Supernova star too close for comfort

Astronomers have identified a ticking time-bomb in space that lies perilously close to the Earth, they revealed today. The star, called T Pyxidis, looks set to explode as a supernova with the force of 20 billion billion billion megatons of TNT.

But it lies less than 3,260 light-years away in our own galaxy – close enough in cosmic terms for a blast to have a possibly devastating impact on our planet.

In their news release, the scientists say that a thermonuclear explosion at such a close distance will “fry the Earth”, dumping as much gamma ray energy as 1,000 solar flares at once. It will strip away the ozone layer, allowing deadly radiation to bombard all life.

The star, in the southern constellation of Pyxis, the compass, has erupted before in cosmic burps as a normal, less powerful nova. Explosions were seen at approximately 20-year intervals in 1890, 1902, 1920, 1944 and 1967. But it is 44 years overdue for its next blast and astronomers do not know why.

New studies using the International Ultraviolet Explorer satellite show that it is much closer to us than previously thought and is a double-star system with one star like the sun and a smaller denser star called a white dwarf.

The white dwarf is steadily becoming more massive as gas flows onto it from its companion. The scene looks set for it to reach a critical stage – called the Chandrasekhar Limit – where it suddenly collapses under its own weight triggering an unimaginably powerful thermonuclear explosion that destroys it completely. The star will then become as bright as all other stars in the galaxy put together and shine like a beacon halfway across the universe.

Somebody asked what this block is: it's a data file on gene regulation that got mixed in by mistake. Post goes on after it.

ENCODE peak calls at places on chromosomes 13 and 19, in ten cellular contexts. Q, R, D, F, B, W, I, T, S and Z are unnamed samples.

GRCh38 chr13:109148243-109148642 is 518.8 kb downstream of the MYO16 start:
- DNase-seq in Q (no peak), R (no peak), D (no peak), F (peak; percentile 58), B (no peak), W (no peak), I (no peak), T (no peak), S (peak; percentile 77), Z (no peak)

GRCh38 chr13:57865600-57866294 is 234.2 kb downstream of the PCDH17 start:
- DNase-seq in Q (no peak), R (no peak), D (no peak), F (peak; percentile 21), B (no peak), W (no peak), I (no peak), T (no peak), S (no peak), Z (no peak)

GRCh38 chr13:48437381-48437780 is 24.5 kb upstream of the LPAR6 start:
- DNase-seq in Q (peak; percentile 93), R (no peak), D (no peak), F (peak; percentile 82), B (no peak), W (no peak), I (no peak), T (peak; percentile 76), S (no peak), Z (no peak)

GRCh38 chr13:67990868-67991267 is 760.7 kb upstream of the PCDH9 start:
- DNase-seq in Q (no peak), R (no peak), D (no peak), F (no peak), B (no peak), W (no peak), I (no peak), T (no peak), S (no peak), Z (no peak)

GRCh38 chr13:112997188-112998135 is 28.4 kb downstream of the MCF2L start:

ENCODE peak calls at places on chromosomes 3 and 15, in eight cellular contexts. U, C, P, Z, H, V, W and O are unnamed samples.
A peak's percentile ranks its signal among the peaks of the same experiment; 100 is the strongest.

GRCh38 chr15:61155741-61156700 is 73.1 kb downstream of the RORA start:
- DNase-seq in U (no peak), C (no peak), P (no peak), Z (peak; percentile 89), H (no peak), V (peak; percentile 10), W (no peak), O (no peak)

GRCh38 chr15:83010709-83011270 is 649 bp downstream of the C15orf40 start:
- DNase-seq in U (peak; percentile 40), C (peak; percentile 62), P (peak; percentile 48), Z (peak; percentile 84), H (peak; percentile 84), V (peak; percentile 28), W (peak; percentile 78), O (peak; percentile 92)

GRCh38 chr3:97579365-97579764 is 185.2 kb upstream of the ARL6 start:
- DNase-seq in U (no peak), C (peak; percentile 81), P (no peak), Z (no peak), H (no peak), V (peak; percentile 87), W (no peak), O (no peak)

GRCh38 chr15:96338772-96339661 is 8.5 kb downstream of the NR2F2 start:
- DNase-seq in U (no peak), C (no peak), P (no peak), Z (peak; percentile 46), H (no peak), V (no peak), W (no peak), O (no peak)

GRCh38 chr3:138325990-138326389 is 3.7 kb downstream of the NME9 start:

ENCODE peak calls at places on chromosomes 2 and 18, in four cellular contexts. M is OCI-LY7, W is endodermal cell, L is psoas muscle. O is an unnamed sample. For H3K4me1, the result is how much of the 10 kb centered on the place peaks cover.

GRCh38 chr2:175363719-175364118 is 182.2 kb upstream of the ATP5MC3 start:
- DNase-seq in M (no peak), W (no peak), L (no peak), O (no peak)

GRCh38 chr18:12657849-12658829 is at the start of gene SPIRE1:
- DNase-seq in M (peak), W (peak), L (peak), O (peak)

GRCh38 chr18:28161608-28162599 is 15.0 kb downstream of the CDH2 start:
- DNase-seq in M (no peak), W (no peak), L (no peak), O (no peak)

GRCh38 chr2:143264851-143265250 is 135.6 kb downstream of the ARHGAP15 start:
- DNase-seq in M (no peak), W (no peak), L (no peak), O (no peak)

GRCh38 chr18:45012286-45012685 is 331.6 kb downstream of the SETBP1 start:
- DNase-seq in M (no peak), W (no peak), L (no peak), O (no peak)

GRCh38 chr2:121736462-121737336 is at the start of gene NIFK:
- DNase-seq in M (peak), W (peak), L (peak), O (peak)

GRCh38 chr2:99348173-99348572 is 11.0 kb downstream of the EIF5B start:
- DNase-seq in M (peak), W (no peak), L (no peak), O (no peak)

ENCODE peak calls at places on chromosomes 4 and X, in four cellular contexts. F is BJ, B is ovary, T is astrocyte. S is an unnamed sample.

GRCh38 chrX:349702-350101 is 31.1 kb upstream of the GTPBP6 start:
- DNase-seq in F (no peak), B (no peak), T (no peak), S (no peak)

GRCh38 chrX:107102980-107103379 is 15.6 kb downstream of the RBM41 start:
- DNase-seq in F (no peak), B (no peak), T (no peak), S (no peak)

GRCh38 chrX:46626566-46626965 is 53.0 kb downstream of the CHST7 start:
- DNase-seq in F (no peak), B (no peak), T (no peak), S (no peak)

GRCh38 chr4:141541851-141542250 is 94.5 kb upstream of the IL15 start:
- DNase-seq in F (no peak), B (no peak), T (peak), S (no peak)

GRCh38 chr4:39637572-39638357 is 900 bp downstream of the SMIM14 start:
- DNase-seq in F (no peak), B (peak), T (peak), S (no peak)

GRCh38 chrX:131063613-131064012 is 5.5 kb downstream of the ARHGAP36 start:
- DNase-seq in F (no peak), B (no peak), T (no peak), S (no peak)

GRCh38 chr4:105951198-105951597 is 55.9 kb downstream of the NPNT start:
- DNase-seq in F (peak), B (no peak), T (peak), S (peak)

This catastrophic event, called a Type Ia supernova, will release ten million times more energy than a normal nova.  The doomsday scenario was described today by astronomers Edward M. Sion, Patrick Godon and Timothy McClain from Villanova University, Philadelphia, at a conference of the American Astronomical Society in Washington.

They said that pictures taken by the Hubble space telescope of shells of material thrown off in previous eruptions fitted the view that star is set to go supernova.

It sounds scary stuff. And the astronomers’ news release suggest it will happen “soon”. But I contacted the lead researcher, Dr Ed Sion, and he told me: “At the accretion rate we derived, the white dwarf in T Pyxidis will reach the Chandrasekhar Limit in ten million years. I hope this alleviates any worry by readers.”

So no need to lose any sleep!

Picture: A Hubble photo of T Pyxidis, showing the shell of debris thrown off by a nova blast. (NASA/ESA).

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By Paul Sutherland

Paul Sutherland has been a professional journalist for nearly 40 years. He writes regularly for science magazines including BBC Sky at Night magazine, BBC Focus, Astronomy Now and Popular Astronomy, plus he has authored three books on astronomy and contributed to others.

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